I participated in an advanced FAIR training session recently with a very small group of peers from my employer. It was great training, great collaboration, and was actually the formal kick-off to a special project I am leading regarding risk quantification. During the course of this training, I was reminded of a few things that I think are important to remember about risk scenarios – especially given the upcoming posts where I will post risk scenarios and my analysis.
1. Training risk scenarios – whether reflective of actual incidents or purely made up – need to be structured enough to minimize “what-if” and or hypothetical questions. During this training event, I brought to the table what I thought was a “simple” risk scenario that I expected would take maybe 10 minutes to work through – it took about 30 minutes (there were 7 people chiming in). Everyone has a different perspective when looking and dealing with risk. So, to be effective at writing risk scenarios, I think each scenario needs to be framed up to account for at least 80-90% of the relevant information one needs to truly assess the scenario. Anything greater then 90% may be time prohibitive. Feel free to provide comments about the structure of the risk scenarios I present – what is the missing information you need? Ask yourself if the information you need is something that would only be applicable in your environment versus universal information that should have been included in the scenario.
2. I will use the FAIR methodology to assess the risk for these scenarios. There are four FAIR certifications that can be earned – you can get more details at RMI’s website. I am currently certified as a “FAIR Analyst” and a “FAIR Senior Analyst”. For the risk scenarios I post, I will reference a freely available FAIR tool called the “Basic Risk Assessment Guide” (BRAG) and stick with basic FAIR concepts for the actual risk assessment. This approach should allow for an easier understanding of FAIR concepts and overtime, the complexity of the scenarios will be easier to digest. Of course, I would recommend reading the FAIR white paper but I am hoping that the risk scenarios will still give an adequate representation of FAIR.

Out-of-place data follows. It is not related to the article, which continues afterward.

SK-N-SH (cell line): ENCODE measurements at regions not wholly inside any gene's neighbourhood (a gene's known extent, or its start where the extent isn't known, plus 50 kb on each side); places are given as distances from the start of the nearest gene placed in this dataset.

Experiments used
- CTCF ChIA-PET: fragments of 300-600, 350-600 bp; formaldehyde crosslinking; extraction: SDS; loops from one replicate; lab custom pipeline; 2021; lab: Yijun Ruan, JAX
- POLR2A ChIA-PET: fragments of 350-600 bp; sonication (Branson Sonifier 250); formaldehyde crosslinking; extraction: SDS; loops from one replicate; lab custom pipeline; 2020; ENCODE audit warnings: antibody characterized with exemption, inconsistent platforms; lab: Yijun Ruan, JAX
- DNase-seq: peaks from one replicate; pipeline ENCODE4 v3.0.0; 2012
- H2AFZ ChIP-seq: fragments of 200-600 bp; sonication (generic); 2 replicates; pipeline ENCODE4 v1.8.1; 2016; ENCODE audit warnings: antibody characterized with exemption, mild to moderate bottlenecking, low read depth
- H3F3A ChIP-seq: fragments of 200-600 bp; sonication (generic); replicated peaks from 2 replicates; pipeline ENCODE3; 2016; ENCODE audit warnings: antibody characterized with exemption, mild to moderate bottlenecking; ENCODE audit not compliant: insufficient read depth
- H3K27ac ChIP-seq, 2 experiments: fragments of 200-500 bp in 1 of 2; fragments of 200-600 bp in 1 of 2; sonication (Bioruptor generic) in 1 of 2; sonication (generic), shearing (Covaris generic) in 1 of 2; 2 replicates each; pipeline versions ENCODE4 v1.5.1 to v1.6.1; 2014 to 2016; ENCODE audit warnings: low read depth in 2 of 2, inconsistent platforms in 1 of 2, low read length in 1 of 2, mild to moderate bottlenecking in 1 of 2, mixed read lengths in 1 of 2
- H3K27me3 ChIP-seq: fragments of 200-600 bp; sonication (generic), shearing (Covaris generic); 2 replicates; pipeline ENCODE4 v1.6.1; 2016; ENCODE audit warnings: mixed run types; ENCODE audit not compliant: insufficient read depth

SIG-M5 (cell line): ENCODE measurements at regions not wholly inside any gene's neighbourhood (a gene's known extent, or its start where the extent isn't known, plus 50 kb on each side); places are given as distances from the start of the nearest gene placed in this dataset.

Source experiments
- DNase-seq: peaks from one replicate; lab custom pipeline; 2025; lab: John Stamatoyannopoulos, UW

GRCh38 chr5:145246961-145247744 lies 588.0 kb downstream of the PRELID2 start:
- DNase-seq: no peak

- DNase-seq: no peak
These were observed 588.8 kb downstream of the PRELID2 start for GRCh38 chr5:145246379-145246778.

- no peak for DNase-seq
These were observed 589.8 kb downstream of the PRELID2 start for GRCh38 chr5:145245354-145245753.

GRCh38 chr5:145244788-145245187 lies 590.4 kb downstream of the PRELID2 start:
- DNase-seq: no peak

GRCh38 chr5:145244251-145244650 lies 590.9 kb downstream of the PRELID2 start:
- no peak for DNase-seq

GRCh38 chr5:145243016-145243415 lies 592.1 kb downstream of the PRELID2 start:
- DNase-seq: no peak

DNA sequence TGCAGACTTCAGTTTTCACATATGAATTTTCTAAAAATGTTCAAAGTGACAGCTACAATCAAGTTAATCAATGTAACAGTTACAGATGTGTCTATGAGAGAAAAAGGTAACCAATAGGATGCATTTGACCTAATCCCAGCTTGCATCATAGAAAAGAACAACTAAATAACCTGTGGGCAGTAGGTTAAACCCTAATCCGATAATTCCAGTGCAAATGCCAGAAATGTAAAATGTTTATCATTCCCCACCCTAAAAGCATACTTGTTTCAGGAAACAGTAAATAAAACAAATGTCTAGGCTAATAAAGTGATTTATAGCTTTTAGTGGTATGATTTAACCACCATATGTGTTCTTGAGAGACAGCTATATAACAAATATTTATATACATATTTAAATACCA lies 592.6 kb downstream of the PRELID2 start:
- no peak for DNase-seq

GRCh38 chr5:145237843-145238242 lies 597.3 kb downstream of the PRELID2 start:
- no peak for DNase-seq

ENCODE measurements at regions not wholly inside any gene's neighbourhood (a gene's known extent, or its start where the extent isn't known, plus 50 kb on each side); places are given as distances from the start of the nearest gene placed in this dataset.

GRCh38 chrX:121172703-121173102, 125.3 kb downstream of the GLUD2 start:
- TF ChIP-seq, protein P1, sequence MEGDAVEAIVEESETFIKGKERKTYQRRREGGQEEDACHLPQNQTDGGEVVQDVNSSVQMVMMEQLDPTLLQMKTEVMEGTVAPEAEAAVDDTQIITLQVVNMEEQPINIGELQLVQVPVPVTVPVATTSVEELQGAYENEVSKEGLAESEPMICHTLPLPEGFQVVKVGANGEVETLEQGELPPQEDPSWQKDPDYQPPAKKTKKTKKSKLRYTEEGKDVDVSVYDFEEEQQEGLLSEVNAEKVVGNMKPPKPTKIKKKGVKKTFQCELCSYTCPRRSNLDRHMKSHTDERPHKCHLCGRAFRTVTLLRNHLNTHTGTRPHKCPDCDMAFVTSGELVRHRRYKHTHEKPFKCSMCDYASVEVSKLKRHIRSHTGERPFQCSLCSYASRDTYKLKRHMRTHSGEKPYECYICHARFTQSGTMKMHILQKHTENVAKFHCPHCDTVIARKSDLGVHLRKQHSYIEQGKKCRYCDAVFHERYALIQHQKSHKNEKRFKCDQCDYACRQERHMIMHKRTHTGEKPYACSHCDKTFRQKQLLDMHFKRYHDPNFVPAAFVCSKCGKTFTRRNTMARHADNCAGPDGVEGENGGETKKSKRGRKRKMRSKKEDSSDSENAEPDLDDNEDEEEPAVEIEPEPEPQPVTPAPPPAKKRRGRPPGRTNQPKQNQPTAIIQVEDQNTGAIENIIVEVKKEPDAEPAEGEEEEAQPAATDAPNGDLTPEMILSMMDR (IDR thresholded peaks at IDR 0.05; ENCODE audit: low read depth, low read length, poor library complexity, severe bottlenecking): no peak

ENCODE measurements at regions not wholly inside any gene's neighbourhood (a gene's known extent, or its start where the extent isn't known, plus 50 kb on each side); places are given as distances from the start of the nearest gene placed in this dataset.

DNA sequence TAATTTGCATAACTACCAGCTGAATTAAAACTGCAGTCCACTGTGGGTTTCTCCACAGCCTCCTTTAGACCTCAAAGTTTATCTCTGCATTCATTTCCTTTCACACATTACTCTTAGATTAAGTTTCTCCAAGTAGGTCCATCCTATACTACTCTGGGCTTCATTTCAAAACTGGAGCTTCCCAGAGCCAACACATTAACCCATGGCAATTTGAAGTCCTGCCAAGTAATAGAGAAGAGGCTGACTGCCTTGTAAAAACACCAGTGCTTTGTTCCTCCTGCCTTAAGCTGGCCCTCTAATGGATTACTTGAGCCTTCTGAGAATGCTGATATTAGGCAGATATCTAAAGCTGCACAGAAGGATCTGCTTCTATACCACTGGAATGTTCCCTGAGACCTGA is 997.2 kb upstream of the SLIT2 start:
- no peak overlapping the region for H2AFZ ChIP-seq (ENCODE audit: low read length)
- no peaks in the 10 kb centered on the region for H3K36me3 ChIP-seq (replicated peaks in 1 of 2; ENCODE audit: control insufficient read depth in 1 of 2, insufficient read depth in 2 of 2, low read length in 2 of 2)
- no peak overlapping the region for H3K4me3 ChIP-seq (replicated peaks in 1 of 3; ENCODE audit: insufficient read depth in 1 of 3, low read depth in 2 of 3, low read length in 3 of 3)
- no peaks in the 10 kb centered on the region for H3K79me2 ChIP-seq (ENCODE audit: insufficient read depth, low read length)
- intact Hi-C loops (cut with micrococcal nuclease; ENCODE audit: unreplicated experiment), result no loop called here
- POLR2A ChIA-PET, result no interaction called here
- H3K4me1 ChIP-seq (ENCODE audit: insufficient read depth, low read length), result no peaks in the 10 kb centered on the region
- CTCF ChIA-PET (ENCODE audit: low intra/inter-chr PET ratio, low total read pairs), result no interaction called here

3. In the BRAG that is available from RMI – in the loss magnitude section – there is a table for loss magnitude severity with dollar value ranges. The values listed in the BRAG should be replaced with dollar value ranges more reflective of your company – especially if you start to adopt FAIR and use it on a regular basis. Determining these ranges should be an exercise that includes information security, IT, legal, business folks, and probably others I have not listed. In the case of the Initech risk scenarios – I have modified the loss magnitude severity table and posted it on the Initech, Inc. page.